I have two variables, Y and X, and I have managed to find these to be cointegrated. Unfortunately, endogeneity is present yet I have access to data which has high correlation to the endogeneous regressor, X.

My question is whether it is valid to use these instrumental variables as instruments for the endogeneous regressor (X) in this cointegrated regression even if they are not cointegrated with the dependent variable, Y, or does this result in a spurious regression?


If the instruments (call them $Z$) for $X$ are not cointegrated with $Y$ but are integrated, then running a regression of $Y$ on $Z$ will yield spurious results. The regressand $Y$ will be diverging from any linear combination of the regressors $Z$, by the definition of absence of cointegration.

Regressing $\Delta Y$ on $\Delta Z$ is another matter as these are stationary (supposing that the order of integration of $Y$ and $Z$ is both 1). However, if $Y$ adjusts towards the equilibrium with $X$ (i.e. there is an error correction term in the equation for $Y$ as a function of $X$), this will not be captured in the regression of $\Delta Y$ on $\Delta Z$, and so there will be an omitted variable bias.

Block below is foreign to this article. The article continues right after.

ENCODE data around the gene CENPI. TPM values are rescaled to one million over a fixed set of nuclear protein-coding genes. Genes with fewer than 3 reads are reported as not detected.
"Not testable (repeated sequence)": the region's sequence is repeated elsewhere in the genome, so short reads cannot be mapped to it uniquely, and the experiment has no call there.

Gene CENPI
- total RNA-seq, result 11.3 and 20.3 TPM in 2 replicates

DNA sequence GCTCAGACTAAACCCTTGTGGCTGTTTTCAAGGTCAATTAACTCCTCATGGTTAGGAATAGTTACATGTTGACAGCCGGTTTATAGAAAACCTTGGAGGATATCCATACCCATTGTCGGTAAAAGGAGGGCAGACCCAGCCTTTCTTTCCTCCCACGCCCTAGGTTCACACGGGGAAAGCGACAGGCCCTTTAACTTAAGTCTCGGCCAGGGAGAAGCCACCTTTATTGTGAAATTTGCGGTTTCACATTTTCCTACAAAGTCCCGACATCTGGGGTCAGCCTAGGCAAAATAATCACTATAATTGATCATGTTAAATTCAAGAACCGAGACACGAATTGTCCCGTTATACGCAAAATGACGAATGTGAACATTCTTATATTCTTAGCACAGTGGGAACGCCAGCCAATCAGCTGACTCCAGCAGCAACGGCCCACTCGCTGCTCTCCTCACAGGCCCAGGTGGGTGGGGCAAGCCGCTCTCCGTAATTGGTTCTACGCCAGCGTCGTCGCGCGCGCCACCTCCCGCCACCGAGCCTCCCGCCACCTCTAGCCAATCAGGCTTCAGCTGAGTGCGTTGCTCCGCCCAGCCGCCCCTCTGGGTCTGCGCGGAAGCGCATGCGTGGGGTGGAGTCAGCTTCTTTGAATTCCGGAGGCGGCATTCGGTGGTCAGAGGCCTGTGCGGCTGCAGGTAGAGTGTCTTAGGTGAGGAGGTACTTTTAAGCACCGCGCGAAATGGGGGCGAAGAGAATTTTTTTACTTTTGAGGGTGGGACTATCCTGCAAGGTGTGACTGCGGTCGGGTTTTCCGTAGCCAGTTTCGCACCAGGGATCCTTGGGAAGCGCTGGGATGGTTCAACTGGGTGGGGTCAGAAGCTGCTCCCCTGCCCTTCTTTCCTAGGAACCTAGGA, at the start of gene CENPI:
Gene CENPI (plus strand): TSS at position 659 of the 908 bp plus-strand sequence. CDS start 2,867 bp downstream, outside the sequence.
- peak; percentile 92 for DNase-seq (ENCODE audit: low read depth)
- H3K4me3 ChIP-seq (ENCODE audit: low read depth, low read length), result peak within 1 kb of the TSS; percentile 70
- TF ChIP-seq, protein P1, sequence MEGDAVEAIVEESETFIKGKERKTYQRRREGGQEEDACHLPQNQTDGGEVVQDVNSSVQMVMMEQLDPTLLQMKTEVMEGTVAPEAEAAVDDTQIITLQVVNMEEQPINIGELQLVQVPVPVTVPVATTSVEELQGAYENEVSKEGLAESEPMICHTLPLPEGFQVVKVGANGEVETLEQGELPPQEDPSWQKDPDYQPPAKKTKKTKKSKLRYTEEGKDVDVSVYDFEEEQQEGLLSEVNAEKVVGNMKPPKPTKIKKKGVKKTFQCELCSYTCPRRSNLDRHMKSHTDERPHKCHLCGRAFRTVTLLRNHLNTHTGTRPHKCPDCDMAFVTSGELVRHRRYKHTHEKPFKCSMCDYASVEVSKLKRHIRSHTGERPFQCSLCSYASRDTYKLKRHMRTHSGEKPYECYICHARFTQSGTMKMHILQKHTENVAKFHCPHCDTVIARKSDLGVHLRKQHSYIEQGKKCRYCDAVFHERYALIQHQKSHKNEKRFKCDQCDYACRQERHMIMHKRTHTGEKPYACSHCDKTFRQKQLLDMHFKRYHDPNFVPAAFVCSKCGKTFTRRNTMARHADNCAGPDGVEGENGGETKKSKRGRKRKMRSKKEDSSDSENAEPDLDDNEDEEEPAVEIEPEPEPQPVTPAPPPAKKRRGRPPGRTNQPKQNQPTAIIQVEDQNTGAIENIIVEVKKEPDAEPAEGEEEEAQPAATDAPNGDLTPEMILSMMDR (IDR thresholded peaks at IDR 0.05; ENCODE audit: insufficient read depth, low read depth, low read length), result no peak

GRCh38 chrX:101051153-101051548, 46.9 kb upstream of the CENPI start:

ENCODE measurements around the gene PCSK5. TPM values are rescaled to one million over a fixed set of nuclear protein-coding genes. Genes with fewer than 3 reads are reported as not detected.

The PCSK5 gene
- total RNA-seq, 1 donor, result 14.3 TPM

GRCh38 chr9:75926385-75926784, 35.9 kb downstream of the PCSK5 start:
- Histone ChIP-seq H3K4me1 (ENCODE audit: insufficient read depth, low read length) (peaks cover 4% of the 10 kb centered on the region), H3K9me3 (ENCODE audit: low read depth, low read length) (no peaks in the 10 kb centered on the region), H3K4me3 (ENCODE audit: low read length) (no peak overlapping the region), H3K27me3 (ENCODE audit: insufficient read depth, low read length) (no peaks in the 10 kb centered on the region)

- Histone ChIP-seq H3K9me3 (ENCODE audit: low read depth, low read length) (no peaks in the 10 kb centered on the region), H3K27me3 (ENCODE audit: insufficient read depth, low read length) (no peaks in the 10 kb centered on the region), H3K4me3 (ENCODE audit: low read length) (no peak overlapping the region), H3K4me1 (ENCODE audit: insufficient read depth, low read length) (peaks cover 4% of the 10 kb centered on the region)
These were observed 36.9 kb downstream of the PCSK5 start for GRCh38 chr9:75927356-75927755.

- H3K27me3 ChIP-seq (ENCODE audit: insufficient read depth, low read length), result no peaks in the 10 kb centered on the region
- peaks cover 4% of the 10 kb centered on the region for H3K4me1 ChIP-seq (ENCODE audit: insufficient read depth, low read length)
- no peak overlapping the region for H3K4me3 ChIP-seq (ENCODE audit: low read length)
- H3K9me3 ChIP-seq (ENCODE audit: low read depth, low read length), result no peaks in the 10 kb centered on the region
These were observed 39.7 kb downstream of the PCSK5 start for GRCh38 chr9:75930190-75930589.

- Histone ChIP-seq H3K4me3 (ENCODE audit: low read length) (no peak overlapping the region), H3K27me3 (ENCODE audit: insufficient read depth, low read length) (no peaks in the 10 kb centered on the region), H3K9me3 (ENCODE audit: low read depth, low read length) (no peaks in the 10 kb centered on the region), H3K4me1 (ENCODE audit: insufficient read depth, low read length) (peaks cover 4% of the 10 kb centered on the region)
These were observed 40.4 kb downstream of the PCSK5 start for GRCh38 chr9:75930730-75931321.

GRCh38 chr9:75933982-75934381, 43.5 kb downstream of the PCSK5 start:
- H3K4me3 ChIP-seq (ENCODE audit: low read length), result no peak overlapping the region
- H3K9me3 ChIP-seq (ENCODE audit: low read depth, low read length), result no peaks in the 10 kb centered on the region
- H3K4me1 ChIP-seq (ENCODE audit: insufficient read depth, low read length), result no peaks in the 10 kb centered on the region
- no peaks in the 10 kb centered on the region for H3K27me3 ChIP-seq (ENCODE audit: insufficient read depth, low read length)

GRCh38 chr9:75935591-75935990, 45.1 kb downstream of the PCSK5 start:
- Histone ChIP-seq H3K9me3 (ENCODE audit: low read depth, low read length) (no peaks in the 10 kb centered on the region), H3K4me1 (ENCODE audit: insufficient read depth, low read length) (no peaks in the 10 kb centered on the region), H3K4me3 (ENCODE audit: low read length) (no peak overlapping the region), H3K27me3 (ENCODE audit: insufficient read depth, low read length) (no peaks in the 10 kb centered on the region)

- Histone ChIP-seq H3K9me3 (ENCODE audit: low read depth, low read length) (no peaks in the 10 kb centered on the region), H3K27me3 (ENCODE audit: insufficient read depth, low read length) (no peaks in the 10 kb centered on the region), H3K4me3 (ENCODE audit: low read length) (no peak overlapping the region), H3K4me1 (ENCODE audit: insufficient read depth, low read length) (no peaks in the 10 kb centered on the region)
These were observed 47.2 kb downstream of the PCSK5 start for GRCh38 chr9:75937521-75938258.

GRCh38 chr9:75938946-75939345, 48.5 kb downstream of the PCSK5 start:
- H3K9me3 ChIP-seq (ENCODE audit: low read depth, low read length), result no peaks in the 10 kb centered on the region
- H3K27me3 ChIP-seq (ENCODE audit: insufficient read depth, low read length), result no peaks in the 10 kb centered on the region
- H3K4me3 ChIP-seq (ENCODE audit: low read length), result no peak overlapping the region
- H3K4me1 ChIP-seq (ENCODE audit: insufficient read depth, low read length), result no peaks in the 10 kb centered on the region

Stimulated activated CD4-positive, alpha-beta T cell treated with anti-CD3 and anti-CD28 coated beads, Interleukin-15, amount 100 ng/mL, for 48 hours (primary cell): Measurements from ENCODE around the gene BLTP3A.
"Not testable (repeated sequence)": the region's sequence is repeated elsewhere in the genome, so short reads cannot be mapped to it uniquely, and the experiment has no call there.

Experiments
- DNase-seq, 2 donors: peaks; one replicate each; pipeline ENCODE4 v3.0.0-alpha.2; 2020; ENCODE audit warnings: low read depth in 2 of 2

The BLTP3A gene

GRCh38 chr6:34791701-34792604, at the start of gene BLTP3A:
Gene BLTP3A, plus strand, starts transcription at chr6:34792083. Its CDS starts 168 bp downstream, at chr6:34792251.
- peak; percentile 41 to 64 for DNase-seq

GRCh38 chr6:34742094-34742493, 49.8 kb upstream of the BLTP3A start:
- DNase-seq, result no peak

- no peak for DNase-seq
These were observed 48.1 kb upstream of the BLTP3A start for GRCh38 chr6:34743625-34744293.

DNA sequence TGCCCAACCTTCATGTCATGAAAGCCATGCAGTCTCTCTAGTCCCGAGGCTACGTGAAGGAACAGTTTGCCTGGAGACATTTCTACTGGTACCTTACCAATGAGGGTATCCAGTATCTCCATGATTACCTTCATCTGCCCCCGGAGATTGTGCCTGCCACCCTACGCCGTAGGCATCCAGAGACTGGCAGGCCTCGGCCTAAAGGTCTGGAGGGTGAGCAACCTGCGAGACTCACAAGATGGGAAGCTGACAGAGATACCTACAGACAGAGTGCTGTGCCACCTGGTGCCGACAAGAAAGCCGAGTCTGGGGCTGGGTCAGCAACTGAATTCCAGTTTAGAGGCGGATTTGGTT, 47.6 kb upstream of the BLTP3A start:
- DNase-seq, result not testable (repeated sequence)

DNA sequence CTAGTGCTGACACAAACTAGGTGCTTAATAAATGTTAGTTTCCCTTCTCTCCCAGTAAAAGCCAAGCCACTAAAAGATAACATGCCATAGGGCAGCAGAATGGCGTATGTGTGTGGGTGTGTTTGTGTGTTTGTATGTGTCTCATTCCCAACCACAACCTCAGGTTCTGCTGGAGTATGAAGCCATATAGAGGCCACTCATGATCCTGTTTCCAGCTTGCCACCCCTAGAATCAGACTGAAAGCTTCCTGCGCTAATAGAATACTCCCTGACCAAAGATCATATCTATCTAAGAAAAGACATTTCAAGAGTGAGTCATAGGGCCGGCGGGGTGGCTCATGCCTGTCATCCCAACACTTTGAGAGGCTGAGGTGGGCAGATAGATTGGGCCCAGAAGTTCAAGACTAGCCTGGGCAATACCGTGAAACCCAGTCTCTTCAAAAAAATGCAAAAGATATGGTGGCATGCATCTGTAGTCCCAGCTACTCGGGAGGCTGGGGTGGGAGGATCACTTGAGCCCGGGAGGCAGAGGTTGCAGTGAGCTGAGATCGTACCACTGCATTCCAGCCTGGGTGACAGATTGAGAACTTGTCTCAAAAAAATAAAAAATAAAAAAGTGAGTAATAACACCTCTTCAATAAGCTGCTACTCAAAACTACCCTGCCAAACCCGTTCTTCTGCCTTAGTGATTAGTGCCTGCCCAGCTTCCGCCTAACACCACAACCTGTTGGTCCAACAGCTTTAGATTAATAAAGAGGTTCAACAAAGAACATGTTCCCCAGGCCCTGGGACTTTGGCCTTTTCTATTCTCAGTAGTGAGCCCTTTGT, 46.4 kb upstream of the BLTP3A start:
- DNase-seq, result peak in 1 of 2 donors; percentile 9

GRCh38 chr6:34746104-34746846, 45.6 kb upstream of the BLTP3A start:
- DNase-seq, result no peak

But before modelling $Y$ and $Z$, I would go back and question the choice of the instruments $Z$. The lack of cointegration between $Y$ and $Z$ implies also that $X$ and $Z$ are not cointegrated, which means $X$ will be diverging from any linear combination of $Z$. Hence, the instruments are poorly suited. This also suggests that what you describe by

yet I have access to data which has high correlation to the endogeneous regressor, X

may in fact be spurious correlation.

  • $\begingroup$ Thank you! That's what I thought, yet I failed to find any relevant information concerning this. The reason for using Z's as Instruments for X was economic theory behind it and otherwise high correlation between X and Z. $\endgroup$ – John_Doe Dec 13 '17 at 10:44
  • $\begingroup$ Welcome! As you know, high correlation by itself may be spurious. On the other hand, your economic-theoretical argument might be valid for selecting the instruments, which raises the question whether the cointegration tests might have failed in your particular sample. Perhaps $Z$ are indeed good instruments and are cointegrated with $X$ and subsequently with $Y$, but this just does not show up in the sample at hand. It is hard to know for sure, of course. $\endgroup$ – Richard Hardy Dec 13 '17 at 12:47

Your Answer

By clicking “Post Your Answer”, you agree to our terms of service, privacy policy and cookie policy

Not the answer you're looking for? Browse other questions tagged or ask your own question.